Chelsea FC looks to red card CapCo Earls Court plans

By Paul Norman - Thursday, February 16, 2012 15:00

Chelsea Football Club is attempting to block consent for Capital & Counties’ first phase plans for the Earls Court development tonight as it lobbies for the overall regeneration to include a new stadium, CoStar News can reveal.

In December CapCo confirmed it was to create a £130m 50:50 joint venture with the Far East’s Kwok family to develop the first phase of homes at the 77-acre project.

Detailed plans for the 7.5-acre Seagrave Road site, which is principally home to a car park, were lodged in June alongside two other outline applications for a Sir Terry Farrell-designed 11.4m sq ft scheme that in total proposes demolishing the Earls Court One and Two exhibition centres and building up to 7,500 homes and 2m sq ft of offices, retail and leisure including two hotels.

The plans for Seagrave Road go in front of Hammersmith & Fulham this evening.

They propose demolition of all existing buildings and the redevelopment of the site to provide 808 residential units, comprising eight residential blocks (Blocks A-H) ranging from 4-storeys (plus basement) to 16-storeys (plus basement) and including 30 townhouses.

In a written submission ahead of the meeting Chelsea FC calls for any decision to be deferred until a Supplementary Planning Document for the area is adopted taking into account its preference for the overall development to include a new stadium with conference and exhibition spaces.

It writes with regards to the application relating to the Seagrave Road site and the application relating to the main site: “The current applications fail to take advantage of the potential for a new strategic leisure, cultural and visitor attraction, such as might be provided by a new stadium with conference and exhibition spaces. (We) therefore consider the applications premature in advance of the EC&WKOA SPD and have requested that any decisions on the applications are deferred until the SPD has been adopted.”

Chelsea, owned by Russian billionaire Roman Abramovich, has been linked on several occasions to the site alongside other nearby major development sites including the BBC’s White City site and Battersea Power Station.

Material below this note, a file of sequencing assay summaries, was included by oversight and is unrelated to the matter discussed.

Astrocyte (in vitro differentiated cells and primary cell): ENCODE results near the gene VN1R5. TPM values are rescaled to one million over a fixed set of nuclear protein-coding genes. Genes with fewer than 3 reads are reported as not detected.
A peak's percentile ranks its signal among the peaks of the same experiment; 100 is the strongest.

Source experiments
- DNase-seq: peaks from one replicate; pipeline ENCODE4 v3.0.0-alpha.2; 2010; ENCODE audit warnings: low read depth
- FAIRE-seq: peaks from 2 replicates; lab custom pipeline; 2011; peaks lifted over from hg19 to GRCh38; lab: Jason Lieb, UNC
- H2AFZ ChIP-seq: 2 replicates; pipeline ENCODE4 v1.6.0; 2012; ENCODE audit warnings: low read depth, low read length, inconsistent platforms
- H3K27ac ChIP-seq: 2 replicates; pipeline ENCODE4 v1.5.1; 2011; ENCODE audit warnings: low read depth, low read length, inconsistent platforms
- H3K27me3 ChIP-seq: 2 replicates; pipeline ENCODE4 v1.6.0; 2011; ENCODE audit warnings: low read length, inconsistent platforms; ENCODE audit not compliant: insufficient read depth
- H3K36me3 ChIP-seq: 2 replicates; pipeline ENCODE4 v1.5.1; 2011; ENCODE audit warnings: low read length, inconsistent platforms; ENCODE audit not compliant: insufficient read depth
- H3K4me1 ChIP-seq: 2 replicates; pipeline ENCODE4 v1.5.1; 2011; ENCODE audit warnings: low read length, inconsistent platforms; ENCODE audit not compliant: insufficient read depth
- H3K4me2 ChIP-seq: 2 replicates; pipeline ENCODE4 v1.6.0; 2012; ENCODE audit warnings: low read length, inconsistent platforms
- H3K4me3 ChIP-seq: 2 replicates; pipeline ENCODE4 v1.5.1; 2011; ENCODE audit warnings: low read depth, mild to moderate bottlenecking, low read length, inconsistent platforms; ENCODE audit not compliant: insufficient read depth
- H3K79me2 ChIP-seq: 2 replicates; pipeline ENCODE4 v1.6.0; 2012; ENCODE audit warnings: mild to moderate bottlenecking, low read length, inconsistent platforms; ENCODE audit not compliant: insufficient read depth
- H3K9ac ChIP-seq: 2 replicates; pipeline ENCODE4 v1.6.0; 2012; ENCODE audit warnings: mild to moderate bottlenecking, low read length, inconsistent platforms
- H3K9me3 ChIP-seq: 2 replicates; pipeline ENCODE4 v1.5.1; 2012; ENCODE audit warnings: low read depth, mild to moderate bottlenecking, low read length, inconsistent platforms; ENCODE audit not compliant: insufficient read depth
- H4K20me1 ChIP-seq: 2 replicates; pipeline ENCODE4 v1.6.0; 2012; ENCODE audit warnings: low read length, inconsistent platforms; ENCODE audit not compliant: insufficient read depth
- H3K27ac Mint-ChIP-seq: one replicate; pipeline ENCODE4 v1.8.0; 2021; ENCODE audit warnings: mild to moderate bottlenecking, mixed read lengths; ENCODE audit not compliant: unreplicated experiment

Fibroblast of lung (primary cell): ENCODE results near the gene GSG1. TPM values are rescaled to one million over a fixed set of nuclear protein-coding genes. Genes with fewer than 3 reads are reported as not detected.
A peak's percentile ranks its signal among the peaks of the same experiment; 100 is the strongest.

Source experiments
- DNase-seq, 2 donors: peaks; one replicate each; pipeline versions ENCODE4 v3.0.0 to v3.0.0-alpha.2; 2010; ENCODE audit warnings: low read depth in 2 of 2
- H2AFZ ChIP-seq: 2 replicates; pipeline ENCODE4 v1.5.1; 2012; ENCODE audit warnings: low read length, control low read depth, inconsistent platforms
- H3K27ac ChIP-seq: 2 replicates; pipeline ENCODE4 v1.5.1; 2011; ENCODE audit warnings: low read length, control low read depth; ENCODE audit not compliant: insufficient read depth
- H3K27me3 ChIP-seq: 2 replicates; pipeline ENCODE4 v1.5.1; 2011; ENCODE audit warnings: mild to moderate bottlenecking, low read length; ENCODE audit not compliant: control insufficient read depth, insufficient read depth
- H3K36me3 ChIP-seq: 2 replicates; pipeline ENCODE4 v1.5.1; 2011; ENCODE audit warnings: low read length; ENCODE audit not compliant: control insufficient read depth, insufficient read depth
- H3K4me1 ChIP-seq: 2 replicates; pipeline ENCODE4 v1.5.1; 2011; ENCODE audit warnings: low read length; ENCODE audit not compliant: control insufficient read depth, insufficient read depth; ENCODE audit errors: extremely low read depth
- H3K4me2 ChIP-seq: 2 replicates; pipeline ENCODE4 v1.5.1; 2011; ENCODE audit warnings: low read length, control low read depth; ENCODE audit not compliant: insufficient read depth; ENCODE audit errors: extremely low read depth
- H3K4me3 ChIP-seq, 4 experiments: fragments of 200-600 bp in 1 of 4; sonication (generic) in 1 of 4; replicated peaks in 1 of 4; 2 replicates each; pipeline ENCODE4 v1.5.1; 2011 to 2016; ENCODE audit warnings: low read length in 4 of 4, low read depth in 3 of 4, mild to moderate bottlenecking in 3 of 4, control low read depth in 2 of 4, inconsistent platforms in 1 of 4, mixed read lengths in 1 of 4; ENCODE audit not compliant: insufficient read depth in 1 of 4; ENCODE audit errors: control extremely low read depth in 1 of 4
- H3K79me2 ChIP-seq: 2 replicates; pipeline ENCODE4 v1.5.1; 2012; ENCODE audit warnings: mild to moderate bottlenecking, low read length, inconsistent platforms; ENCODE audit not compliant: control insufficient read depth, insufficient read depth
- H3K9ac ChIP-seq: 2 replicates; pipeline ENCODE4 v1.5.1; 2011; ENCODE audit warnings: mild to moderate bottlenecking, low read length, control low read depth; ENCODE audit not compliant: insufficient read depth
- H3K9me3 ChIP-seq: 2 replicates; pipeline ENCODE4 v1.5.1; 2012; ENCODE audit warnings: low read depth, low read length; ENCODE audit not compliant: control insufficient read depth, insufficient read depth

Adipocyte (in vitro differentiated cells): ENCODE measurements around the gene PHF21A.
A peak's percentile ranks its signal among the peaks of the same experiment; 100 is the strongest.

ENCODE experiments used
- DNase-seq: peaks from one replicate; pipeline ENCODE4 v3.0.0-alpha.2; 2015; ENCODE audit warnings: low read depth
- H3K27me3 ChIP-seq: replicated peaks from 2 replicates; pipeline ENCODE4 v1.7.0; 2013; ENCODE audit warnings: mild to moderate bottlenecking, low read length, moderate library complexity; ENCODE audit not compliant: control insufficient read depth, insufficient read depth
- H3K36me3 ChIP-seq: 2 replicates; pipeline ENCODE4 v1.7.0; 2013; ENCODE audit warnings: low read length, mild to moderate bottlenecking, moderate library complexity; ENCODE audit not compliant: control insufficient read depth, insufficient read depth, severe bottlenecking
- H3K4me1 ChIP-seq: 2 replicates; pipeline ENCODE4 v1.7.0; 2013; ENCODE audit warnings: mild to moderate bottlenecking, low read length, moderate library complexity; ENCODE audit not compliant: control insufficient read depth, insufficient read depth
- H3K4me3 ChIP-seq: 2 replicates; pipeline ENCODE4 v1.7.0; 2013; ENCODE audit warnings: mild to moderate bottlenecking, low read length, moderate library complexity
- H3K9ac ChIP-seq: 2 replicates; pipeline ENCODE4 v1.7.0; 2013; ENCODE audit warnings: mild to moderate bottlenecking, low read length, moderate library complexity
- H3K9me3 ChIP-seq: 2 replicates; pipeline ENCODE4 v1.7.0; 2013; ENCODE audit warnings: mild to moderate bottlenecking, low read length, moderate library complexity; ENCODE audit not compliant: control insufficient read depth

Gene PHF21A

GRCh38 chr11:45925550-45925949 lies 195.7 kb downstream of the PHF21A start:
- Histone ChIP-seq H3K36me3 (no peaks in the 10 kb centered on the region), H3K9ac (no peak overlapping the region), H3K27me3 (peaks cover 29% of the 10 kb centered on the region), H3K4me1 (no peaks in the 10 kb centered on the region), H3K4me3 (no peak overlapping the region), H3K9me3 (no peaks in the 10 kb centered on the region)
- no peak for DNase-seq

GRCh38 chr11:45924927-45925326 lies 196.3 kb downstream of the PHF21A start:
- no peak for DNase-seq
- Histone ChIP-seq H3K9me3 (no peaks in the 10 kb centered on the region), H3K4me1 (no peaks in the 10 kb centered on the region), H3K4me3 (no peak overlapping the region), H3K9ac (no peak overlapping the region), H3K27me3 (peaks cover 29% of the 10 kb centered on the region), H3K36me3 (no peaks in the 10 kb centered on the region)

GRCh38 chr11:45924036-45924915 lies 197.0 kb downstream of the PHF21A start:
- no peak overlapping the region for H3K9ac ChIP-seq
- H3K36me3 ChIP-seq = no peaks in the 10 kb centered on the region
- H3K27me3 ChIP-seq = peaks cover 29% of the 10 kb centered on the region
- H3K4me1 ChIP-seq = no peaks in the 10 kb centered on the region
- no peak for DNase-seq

At the end of last year it appointed  Mike Hussey’s Almacantar to look at options for a development of Battersera Power Station that would include a major new football stadium.

However, the club, advised by CBRE, is understood to favour a site at the north of the Earls Court project as it is closest to its current home and is well served by transport.

It is known to want to build a stadium that can accommodate closer to 60,000 fans than the 41,000 that it can fit into its current home at Stamford Bridge.

In November 2010 Chelsea denied reports in The Guardian that it had entered talks with CapCo to leave Stamford Bridge for a new purpose-built stadium at Earls Court and CapCo has also played down the idea that a major football stadium could form part of a principally high-value residential project.

Hammersmith & Fulham planners have recommended the “high quality” Seagrave Road development for approval tonight.

The 200 affordable housing units at the scheme would be provided on the basis of two alternative scenarios given that discussions over whether redevelopment of the council-owned West Kensington and Gibbs Green estates are included are ongoing.

If the residential accommodation is required for estate redevelopment purposes then the Seagrave Road scheme would provide the first phase of new affordable housing units in the Opportunity Area as part of a re-housing strategy for the existing residents of these estates. The 200 units would be provided for the council as social rented units, although the final "mix" would reflect the requirements of the families being re-housed, and the development has been designed to accommodate this flexibility.

In the event that the 200 residential units are not required as part of a re-housing strategy for existing residents, the “fallback position” is that the affordable housing could be provided as intermediate tenure, as part of a standalone scheme. CapCo has stated that this “fallback position safeguards its position in the event that estate redevelopment does not happen”.

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